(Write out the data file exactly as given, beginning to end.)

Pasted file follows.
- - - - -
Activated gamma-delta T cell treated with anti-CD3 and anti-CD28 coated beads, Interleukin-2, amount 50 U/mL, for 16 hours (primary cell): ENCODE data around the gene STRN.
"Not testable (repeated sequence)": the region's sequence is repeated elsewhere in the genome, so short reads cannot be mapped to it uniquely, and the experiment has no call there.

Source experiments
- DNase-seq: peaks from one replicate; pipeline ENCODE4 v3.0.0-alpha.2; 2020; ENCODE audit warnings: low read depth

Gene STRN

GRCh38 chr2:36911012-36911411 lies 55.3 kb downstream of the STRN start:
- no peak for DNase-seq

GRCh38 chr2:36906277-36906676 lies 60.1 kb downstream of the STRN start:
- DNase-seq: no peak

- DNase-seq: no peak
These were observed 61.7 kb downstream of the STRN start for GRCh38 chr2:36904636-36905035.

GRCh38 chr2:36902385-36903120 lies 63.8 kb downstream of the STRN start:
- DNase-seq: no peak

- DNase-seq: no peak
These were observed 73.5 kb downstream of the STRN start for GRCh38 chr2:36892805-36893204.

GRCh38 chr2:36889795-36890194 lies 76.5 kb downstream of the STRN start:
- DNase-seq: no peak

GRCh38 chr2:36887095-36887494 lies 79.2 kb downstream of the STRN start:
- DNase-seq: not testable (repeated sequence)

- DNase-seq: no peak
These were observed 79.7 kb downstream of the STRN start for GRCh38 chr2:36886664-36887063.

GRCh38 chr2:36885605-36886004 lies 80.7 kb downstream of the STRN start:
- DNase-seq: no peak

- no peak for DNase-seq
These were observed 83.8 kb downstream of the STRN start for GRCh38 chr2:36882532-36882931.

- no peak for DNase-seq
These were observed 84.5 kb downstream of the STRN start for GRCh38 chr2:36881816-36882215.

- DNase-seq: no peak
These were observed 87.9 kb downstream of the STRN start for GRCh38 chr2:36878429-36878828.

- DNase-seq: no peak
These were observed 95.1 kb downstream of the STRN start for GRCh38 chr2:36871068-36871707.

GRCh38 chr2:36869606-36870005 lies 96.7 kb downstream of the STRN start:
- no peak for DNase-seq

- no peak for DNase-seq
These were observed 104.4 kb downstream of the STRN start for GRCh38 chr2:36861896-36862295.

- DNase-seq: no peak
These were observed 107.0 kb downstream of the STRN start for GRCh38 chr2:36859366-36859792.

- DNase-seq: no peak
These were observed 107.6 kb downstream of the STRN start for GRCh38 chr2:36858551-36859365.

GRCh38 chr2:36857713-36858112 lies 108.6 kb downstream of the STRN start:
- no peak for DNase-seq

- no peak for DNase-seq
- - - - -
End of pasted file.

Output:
Activated gamma-delta T cell treated with anti-CD3 and anti-CD28 coated beads, Interleukin-2, amount 50 U/mL, for 16 hours (primary cell): ENCODE data around the gene STRN.
"Not testable (repeated sequence)": the region's sequence is repeated elsewhere in the genome, so short reads cannot be mapped to it uniquely, and the experiment has no call there.

Source experiments
- DNase-seq: peaks from one replicate; pipeline ENCODE4 v3.0.0-alpha.2; 2020; ENCODE audit warnings: low read depth

Gene STRN

GRCh38 chr2:36911012-36911411 lies 55.3 kb downstream of the STRN start:
- no peak for DNase-seq

GRCh38 chr2:36906277-36906676 lies 60.1 kb downstream of the STRN start:
- DNase-seq: no peak

- DNase-seq: no peak
These were observed 61.7 kb downstream of the STRN start for GRCh38 chr2:36904636-36905035.

GRCh38 chr2:36902385-36903120 lies 63.8 kb downstream of the STRN start:
- DNase-seq: no peak

- DNase-seq: no peak
These were observed 73.5 kb downstream of the STRN start for GRCh38 chr2:36892805-36893204.

GRCh38 chr2:36889795-36890194 lies 76.5 kb downstream of the STRN start:
- DNase-seq: no peak

GRCh38 chr2:36887095-36887494 lies 79.2 kb downstream of the STRN start:
- DNase-seq: not testable (repeated sequence)

- DNase-seq: no peak
These were observed 79.7 kb downstream of the STRN start for GRCh38 chr2:36886664-36887063.

GRCh38 chr2:36885605-36886004 lies 80.7 kb downstream of the STRN start:
- DNase-seq: no peak

- no peak for DNase-seq
These were observed 83.8 kb downstream of the STRN start for GRCh38 chr2:36882532-36882931.

- no peak for DNase-seq
These were observed 84.5 kb downstream of the STRN start for GRCh38 chr2:36881816-36882215.

- DNase-seq: no peak
These were observed 87.9 kb downstream of the STRN start for GRCh38 chr2:36878429-36878828.

- DNase-seq: no peak
These were observed 95.1 kb downstream of the STRN start for GRCh38 chr2:36871068-36871707.

GRCh38 chr2:36869606-36870005 lies 96.7 kb downstream of the STRN start:
- no peak for DNase-seq

- no peak for DNase-seq
These were observed 104.4 kb downstream of the STRN start for GRCh38 chr2:36861896-36862295.

- DNase-seq: no peak
These were observed 107.0 kb downstream of the STRN start for GRCh38 chr2:36859366-36859792.

- DNase-seq: no peak
These were observed 107.6 kb downstream of the STRN start for GRCh38 chr2:36858551-36859365.

GRCh38 chr2:36857713-36858112 lies 108.6 kb downstream of the STRN start:
- no peak for DNase-seq

- no peak for DNase-seq